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Security Education Companion
A free resource for digital security educators

Welcome to the Security Education Companion! SEC is a resource for people teaching digital security to their friends and neighbors.

If you are new to digital security, want tutorials for privacy-protecting tools, or want translated guides in 11 languages, head to Surveillance Self-Defense (SSD).

Lessons

Putting together a lesson plan for a digital security workshop? Check out our beginner-friendly lesson modules.

Locking Down Social Media

Duration: 1 hour
Beginning

Passwords

Duration: 30 minutes - 1 hour
BeginningIntermediate

How to Install Signal

Duration: 1 hour and 30 minutes - 2 hours
BeginningIntermediate

Security News

Want to stay up-to-date with security news? Check out our curated posts from EFF's Deeplinks blog.

The 5G Protocol May Still Be Vulnerable to IMSI Catchers

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It’s hard to talk about the vulnerabilities in cellular technology without increasing the amount of fear, uncertainty, and doubt. There is already much uncertainty around cell-site simulators (CSS, aka Stingrays), their capabilities, and how widely they are used. Partly this is because of the veil of secrecy that has surrounded the workings of commercial cell-site simulators thanks to the widespread use of non-disclosure agreements by the manufacturing companies like Rayzone and Harris...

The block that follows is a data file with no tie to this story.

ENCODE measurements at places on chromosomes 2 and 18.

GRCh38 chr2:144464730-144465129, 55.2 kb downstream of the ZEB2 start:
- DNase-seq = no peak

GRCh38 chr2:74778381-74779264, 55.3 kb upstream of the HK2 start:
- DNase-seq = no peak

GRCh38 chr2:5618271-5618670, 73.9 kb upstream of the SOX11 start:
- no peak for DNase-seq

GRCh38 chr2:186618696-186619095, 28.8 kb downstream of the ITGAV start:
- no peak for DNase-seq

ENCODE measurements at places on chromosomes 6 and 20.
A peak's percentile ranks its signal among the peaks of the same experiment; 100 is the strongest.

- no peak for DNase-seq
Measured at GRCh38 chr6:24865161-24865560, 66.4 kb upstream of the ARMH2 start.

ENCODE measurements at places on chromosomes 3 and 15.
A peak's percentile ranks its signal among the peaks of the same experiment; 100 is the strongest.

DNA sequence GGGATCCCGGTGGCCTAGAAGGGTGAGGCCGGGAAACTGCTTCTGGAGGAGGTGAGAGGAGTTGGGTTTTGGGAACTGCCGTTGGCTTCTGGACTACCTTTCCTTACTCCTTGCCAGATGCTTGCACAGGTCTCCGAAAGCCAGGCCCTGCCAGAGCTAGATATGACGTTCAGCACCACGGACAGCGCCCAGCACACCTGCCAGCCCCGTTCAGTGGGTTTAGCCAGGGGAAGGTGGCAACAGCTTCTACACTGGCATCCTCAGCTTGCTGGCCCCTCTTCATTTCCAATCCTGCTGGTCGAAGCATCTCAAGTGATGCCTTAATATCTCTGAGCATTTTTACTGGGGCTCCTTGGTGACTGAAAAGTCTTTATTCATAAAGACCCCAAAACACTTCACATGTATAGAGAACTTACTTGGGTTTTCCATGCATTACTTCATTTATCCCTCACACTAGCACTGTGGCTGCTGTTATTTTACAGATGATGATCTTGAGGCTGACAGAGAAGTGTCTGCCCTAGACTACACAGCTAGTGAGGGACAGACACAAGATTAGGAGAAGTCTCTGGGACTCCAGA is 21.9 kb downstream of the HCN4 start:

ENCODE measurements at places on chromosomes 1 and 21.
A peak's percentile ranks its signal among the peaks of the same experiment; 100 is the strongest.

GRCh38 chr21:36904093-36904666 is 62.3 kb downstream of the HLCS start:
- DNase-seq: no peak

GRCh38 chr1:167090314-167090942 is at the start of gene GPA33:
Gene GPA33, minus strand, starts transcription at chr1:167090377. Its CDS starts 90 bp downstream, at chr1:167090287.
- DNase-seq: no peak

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A Guided Tour of the Data Facebook Uses to Target Ads

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Last week, Pew released the results of a survey investigating how users understand Facebook’s data collection practices and how they react when shown what the platform thinks it knows about them. The upshot is that 74% of users weren’t aware that Facebook assembles lists of their interests and traits. 88% of respondents were assigned “categories” for advertising, which could include racial or ethnic “affinities” and political leanings. 58% of those users were “not comfortable” with the...

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(Don't) Return to Sender: How to Protect Yourself From Email Tracking

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Tracking is everywhere on the Internet. Over the past year, a drumbeat of tech-industry scandals has acclimated users to the sheer number of ways that personal information can be collected and leaked. As a result, it might not come as a surprise to learn that emails, too, can be vectors for tracking. Email senders can monitor who opens which emails, when, and what device they use to do it. If you work for a business or a non-profit that sends mass emails, maybe you’ve used tools to...

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